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Old 02-14-2013, 12:20 PM   #16
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why do septic fields and tank get saturated


The outlet from the tank is more likely nearer to the top than 3/4 of way up. The problem is the 'baby pool' is not that much below the tank. There only has to be a slight slope for the water to flow out. It is also below grade and the ground above becomes saturated.

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Old 02-21-2013, 10:13 AM   #17
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why do septic fields and tank get saturated


If the outlet to the field is about 3/4 of the way up inside the tank and I have a 1000 gallon tank - that would mean in the air space in the top of the tank, it would be about 250 gallons worth of space.

During heavy rain, is it logical to think 250 gallons of water comes running backwards from my fields, pouring into the outlet and into the tank? Then on top, also flows back out the inlet and into my main drain line up back towards the house?

That sorta seems like a lot of water coming backwards from the field. But maybe not.

And when I have these issues (basement toilet won't flush, cleanout valve/main totally flooded) - does it actually mean my tank is 100% full/flooded - as in 1000 gallons full?

OR - are the fields simply flooded and thus halted - so no more water can exit the tank - so no more water can enter it? So there is still 250 gallons worth of air space in the tank, but use of water from the house is actually just getting backed up pre-tank?
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Old 02-21-2013, 12:27 PM   #18
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why do septic fields and tank get saturated


owner could remedy the solution and have the tank pumped out - removing all the rain water. if it's 5 years old, it's right about time for it. at same time an inspection also and perhaps getting the value shut off to the old field since you think that is where the rain water came from instead of from the new field.

as I mentioned before... is there any rainwater 'strategy' so as not having all the rainwater coming off the owner's roof spilling out into the yard, saturating the field? roof rainwater could be piped to an area below the level of the field
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Old 02-21-2013, 03:03 PM   #19
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why do septic fields and tank get saturated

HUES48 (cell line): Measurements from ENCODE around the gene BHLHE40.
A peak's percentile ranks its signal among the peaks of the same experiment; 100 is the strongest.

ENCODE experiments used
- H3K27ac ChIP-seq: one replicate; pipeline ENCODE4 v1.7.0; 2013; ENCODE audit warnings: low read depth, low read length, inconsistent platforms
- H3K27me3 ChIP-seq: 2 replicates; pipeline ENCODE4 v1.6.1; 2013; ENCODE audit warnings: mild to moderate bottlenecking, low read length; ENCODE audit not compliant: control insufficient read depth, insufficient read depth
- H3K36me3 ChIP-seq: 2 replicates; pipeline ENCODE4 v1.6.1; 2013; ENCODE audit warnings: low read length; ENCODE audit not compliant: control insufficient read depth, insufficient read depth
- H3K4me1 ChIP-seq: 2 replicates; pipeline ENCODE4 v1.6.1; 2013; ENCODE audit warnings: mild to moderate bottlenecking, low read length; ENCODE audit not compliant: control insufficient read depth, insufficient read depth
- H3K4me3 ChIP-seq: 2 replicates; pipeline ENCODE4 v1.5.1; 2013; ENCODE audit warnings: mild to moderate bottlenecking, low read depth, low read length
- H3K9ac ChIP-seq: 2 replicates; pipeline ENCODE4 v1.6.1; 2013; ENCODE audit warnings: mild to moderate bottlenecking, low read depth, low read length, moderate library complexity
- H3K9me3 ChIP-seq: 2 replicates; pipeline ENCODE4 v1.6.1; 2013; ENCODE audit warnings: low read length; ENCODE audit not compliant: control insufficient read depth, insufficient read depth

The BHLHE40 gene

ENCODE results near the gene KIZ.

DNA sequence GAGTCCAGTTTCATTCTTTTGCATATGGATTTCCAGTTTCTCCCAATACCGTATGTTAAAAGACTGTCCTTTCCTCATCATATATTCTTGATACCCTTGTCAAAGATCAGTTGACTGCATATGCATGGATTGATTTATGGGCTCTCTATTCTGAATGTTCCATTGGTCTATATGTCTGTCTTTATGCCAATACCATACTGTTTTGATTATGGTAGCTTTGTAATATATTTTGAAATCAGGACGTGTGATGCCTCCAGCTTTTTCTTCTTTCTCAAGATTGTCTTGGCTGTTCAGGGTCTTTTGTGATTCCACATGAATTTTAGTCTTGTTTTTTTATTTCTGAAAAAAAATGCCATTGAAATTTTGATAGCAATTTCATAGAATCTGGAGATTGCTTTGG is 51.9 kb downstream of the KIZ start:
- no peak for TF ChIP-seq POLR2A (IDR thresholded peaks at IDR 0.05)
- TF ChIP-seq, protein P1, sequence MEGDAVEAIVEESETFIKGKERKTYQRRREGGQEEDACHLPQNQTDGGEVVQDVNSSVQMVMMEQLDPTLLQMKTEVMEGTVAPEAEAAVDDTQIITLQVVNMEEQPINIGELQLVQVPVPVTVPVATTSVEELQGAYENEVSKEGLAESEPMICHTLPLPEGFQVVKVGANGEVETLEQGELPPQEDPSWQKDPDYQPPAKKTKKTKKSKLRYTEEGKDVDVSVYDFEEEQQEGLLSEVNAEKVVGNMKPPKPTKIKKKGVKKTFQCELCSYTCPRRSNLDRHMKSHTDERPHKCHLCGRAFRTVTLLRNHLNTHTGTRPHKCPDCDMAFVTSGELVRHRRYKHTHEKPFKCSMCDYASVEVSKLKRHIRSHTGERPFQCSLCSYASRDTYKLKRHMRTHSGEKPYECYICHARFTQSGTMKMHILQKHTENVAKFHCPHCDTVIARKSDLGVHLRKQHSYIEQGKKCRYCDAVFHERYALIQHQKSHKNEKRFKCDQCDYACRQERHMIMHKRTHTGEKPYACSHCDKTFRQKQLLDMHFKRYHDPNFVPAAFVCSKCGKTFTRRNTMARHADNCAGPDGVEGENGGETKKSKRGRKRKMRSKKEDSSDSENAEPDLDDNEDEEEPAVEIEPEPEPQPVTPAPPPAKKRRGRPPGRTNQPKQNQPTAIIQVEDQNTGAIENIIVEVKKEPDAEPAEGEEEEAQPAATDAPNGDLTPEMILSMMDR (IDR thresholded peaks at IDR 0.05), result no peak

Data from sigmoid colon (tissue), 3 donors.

How about digging out around the leach field (if possible) and pitching away from it so that the water table cannot rise up into the outlet pipes then back into the septic tank?
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Old 02-21-2013, 05:04 PM   #20
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why do septic fields and tank get saturated


If water accumulates on the surface above the leach field and that surface is above the level of the septic tank interior then you can get back flow from the leach field into the septic tank.
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Last edited by AllanJ; 02-21-2013 at 05:11 PM.
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Old 02-21-2013, 05:18 PM   #21
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why do septic fields and tank get saturated


Quote:
Originally Posted by denemante;

The old field location, however, is toast. It's low-lying and has standing water during rain.


On the diverter valve (A, B fields) I've been unable to get it 100% over to A (our new field). Just 95% there. I spoke with the manufactuerer about this. Something could be stuck in there. Sand/dirt may have gotten into the top of the valve, etc. It's "easy" and cheap to replace. Lots of digging though since it's about 3-4 feet down in a standpipe.


Thus, 95% is going out to the new field and 5% still goes to the old field.
I would fix this first. 5% open 24/7 would surely fill your tank in no time at all.
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Old 03-20-2013, 04:39 PM   #22
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why do septic fields and tank get saturated


I've had what might be an interesting twist.

We've had no rain and the ground is dry. One of our toilets got the flapper chain stuck under the flapper and it ran all day. Low and behold - the basement toilet wouldn't flush. The tank must have been full/flooded, just like it gets during periods of heavy rain.

Except this time - the fields were already dry.

Is there any coorelation I can make here to the tank flooding during heavy rain vs. tank flooding from house water? Or is it really an identical situation?
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Old 03-20-2013, 06:31 PM   #23
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why do septic fields and tank get saturated


A septic system has a buffering capacity in gallons which is the remaining air space in the septic tank and the interior of the connecting pipes and leach field pipes.

A leach field has an absorption capacity in gallons per minute. "Failure" of the leach field means that the GPM has gone way down (not necessarily to zero) because grease or fine particulate matter clogged the soil around the leach field pipes.